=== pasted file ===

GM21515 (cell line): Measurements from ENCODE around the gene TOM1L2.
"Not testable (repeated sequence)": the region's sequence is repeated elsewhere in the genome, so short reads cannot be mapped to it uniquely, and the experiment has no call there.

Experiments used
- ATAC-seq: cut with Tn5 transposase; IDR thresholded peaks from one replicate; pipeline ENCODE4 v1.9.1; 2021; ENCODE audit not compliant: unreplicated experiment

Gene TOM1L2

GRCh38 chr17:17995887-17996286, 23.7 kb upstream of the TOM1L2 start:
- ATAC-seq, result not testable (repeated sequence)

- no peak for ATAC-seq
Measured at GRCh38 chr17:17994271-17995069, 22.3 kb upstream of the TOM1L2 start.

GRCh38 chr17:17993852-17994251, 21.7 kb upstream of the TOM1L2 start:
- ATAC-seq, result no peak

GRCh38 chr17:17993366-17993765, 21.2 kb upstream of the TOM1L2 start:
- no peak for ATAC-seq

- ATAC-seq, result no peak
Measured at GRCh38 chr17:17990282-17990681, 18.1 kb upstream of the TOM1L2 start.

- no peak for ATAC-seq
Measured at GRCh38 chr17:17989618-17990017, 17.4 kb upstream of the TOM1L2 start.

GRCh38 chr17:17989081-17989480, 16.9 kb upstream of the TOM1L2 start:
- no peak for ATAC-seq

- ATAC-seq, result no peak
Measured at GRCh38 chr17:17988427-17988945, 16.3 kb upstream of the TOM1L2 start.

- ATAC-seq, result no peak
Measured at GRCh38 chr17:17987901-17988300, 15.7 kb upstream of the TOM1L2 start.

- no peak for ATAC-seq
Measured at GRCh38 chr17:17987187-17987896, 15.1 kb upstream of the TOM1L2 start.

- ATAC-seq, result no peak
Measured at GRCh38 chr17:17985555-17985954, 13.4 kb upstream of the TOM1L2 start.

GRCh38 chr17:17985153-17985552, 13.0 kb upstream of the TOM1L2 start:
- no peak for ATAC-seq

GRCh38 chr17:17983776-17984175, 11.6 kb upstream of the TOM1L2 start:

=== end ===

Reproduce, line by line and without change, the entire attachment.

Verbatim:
GM21515 (cell line): Measurements from ENCODE around the gene TOM1L2.
"Not testable (repeated sequence)": the region's sequence is repeated elsewhere in the genome, so short reads cannot be mapped to it uniquely, and the experiment has no call there.

Experiments used
- ATAC-seq: cut with Tn5 transposase; IDR thresholded peaks from one replicate; pipeline ENCODE4 v1.9.1; 2021; ENCODE audit not compliant: unreplicated experiment

Gene TOM1L2

GRCh38 chr17:17995887-17996286, 23.7 kb upstream of the TOM1L2 start:
- ATAC-seq, result not testable (repeated sequence)

- no peak for ATAC-seq
Measured at GRCh38 chr17:17994271-17995069, 22.3 kb upstream of the TOM1L2 start.

GRCh38 chr17:17993852-17994251, 21.7 kb upstream of the TOM1L2 start:
- ATAC-seq, result no peak

GRCh38 chr17:17993366-17993765, 21.2 kb upstream of the TOM1L2 start:
- no peak for ATAC-seq

- ATAC-seq, result no peak
Measured at GRCh38 chr17:17990282-17990681, 18.1 kb upstream of the TOM1L2 start.

- no peak for ATAC-seq
Measured at GRCh38 chr17:17989618-17990017, 17.4 kb upstream of the TOM1L2 start.

GRCh38 chr17:17989081-17989480, 16.9 kb upstream of the TOM1L2 start:
- no peak for ATAC-seq

- ATAC-seq, result no peak
Measured at GRCh38 chr17:17988427-17988945, 16.3 kb upstream of the TOM1L2 start.

- ATAC-seq, result no peak
Measured at GRCh38 chr17:17987901-17988300, 15.7 kb upstream of the TOM1L2 start.

- no peak for ATAC-seq
Measured at GRCh38 chr17:17987187-17987896, 15.1 kb upstream of the TOM1L2 start.

- ATAC-seq, result no peak
Measured at GRCh38 chr17:17985555-17985954, 13.4 kb upstream of the TOM1L2 start.

GRCh38 chr17:17985153-17985552, 13.0 kb upstream of the TOM1L2 start:
- no peak for ATAC-seq

GRCh38 chr17:17983776-17984175, 11.6 kb upstream of the TOM1L2 start: